Construction leaders welcome plan despite omission of several recommendations
The government’s plan for delivering a low carbon construction sector, published this week, has been broadly welcomed by industry despite holding back from committing to several major recommendations from industry leaders.
The plan, published on Wednesday, is a response to recommendations produced in November by the Low Carbon Construction Innovation and Growth Team (IGT), led by chief construction adviser Paul Morrell.
Among key recommendations in the plan are:
- To establish a green construction board, to be set up by September
- To establish a standard method of measuring embodied carbon, which will be led by the RICS
- To reform the way government procures construction and infrastructure projects with an aim to cut costs by up to 20%.
However, the plan pledged to consider, rather than implement, several of the IGT report’s other recommendations. These include creating an existing homes hub to monitor the success of retrofitting and the mandatory use of display energy certificates (DECs).
The action plan has also dropped the IGT’s suggestion that the government include a whole life carbon assessment in its “Green Book”, which sets the principles by which the public sector assesses the economic case for projects and policies, although it will consider other suggestions for measuring whole life carbon.
Morrell said some of the IGT’s 65 recommendations were left out because they were not backed by many people whereas others, such as the existing homes hub and complex problems like whole life carbon measurement, required more thought.
Construction minister Mark Prisk hinted that the government would ensure DECs were rolled out, despite not yet being in the Energy Bill. When asked about lack of commitment to a roll-out in the action plan, he said there were “some orphans [IGT recommendations left out of the action plan] but we hope to make sure a parent will come forward”.
One IGT member said: “I thought Prisk was clear that it wasn’t a question of whether but when on DECs.” He added that the government had been “right to proceed with caution” on carbon costing. He added: “The government is seriously engaged and there is personal commitment from Paul Morrell and Mark Prisk and clearly commitment from the industry.”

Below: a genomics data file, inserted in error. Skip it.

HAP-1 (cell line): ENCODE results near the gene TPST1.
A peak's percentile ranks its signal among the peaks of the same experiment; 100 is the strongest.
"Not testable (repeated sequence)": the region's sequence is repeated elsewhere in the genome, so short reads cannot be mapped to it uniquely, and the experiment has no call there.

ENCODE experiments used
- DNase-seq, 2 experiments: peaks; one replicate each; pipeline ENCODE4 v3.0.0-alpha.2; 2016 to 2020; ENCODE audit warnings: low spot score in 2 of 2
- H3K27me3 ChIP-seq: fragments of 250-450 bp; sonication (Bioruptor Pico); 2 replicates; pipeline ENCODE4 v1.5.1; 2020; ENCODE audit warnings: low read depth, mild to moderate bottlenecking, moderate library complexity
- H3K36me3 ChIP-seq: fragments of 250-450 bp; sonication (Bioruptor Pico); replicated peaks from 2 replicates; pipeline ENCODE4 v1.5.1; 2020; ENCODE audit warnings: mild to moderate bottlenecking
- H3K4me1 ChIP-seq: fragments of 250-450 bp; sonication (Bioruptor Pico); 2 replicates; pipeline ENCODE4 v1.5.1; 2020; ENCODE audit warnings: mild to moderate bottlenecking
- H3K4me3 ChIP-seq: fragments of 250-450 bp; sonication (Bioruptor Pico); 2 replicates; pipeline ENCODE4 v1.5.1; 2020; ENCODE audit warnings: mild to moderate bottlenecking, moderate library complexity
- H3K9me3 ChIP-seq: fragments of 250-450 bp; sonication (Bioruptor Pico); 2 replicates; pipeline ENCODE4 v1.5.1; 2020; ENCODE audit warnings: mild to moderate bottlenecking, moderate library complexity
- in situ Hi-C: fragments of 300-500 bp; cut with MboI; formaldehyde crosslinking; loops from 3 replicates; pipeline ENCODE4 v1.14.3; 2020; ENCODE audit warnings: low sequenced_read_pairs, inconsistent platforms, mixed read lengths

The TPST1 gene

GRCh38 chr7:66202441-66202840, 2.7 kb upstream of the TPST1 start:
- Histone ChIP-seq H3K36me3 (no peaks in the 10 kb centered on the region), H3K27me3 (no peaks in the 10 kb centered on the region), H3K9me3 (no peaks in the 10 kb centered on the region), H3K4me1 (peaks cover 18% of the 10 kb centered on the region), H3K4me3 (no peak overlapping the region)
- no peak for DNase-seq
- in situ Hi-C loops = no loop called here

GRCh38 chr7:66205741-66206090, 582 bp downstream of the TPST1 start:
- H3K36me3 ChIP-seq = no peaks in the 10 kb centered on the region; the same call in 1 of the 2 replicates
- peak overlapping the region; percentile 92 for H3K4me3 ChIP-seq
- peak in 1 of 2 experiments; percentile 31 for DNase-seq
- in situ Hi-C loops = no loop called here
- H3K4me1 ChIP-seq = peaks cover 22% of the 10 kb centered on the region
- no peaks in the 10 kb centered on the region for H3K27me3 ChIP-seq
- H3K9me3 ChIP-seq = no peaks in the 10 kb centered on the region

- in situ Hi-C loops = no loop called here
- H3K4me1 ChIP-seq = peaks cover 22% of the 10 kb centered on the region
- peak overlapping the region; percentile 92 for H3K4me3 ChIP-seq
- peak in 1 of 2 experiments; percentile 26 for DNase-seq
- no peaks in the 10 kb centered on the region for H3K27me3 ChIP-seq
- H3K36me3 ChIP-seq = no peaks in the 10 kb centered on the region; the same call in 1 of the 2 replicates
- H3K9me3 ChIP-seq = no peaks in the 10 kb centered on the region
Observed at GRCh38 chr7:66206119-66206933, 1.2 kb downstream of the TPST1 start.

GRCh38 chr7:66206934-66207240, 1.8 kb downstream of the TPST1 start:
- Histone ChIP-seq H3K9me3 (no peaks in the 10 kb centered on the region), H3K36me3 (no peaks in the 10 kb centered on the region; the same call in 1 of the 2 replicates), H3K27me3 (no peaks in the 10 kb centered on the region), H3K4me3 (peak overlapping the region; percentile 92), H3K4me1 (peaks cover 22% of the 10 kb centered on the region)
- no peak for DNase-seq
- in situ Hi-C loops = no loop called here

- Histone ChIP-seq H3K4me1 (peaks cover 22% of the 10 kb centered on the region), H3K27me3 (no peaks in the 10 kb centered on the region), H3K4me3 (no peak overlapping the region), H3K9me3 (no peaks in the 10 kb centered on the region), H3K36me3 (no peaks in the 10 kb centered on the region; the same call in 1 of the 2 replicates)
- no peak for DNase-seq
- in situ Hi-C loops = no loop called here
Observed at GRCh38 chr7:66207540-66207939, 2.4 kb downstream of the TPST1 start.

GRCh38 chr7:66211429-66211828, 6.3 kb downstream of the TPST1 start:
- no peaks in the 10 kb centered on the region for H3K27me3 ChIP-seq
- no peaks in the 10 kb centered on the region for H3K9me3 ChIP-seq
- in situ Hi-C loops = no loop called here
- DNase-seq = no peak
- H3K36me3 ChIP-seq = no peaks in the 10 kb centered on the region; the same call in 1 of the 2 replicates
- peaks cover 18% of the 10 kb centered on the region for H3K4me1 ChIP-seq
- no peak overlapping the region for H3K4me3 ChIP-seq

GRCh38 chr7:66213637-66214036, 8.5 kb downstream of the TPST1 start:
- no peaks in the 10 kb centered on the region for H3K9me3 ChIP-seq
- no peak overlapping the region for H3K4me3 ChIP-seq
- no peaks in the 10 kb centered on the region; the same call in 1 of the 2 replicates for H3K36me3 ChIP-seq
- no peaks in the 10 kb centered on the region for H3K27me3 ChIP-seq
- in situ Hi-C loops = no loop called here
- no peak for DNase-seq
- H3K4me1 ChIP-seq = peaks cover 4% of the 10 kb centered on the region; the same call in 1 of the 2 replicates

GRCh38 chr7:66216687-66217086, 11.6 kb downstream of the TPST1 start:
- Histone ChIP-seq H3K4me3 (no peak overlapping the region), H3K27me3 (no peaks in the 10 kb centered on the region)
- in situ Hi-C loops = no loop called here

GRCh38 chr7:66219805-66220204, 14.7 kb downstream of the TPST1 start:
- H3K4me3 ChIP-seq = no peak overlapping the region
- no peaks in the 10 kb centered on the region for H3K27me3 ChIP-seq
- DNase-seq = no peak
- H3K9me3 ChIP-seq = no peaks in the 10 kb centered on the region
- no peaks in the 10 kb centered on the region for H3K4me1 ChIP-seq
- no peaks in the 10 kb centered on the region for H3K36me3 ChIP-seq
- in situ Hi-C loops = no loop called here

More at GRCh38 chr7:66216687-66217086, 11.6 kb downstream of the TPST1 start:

David Strong, consultant and chair of the Energy Efficiency Partnership for Homes, said he understood that the Better Regulation Executive, which also sits within BIS, has called for more evidence of the merits of DECs before agreeing to allow them to be rolled out.
He said: “There is a degree of frustration the report didn’t come out more favourably on DECs. In general it’s fair to say the report puts off a number of the key decisions.”
John Tebbitt, industry affairs director at the Construction Products Association, welcomed the action plan but said it did not do enough to measure carbon.
Low carbon plan
- A green construction board, set up by September, will be co- chaired by business minister Mark Prisk and another industry figure. Its members will include Paul Morrell
- The government will consider, rather than implement, the idea of existing homes hub to monitor retrofitting and mandatory use of display energy certificates recommended by the IGT report
- The action plan dropped the IGT’s idea of including whole life carbon assessment in the Green Book, which sets the principles for public sector economic assessments
- Government will help UK companies target the host cities of future Olympic Games and target the largest overseas projects
THE INDUSTRY’S REACTION
Richard Diment, director general, Federation of Master Builders
The vast majority of builders work for domestic clients and SMEs. Will the incentives be there to encourage individuals who want to do this work on our homes? Top of the list would be 5% VAT.
Jonathan d’Souza, director, Constructing Excellence
There are recommendations that have not been taken forward but a lot are to do with time rather than lack of commitment.
Paul Morrell, government chief construction adviser
I am delighted the government has taken on so many of the recommendations of the IGT report which was developed with expertise from across industry.
Paul King, chief executive, UK Green Building Council
I welcome their commitment to a shared action plan, the green construction board and the fact Mark Prisk is going to be co chair.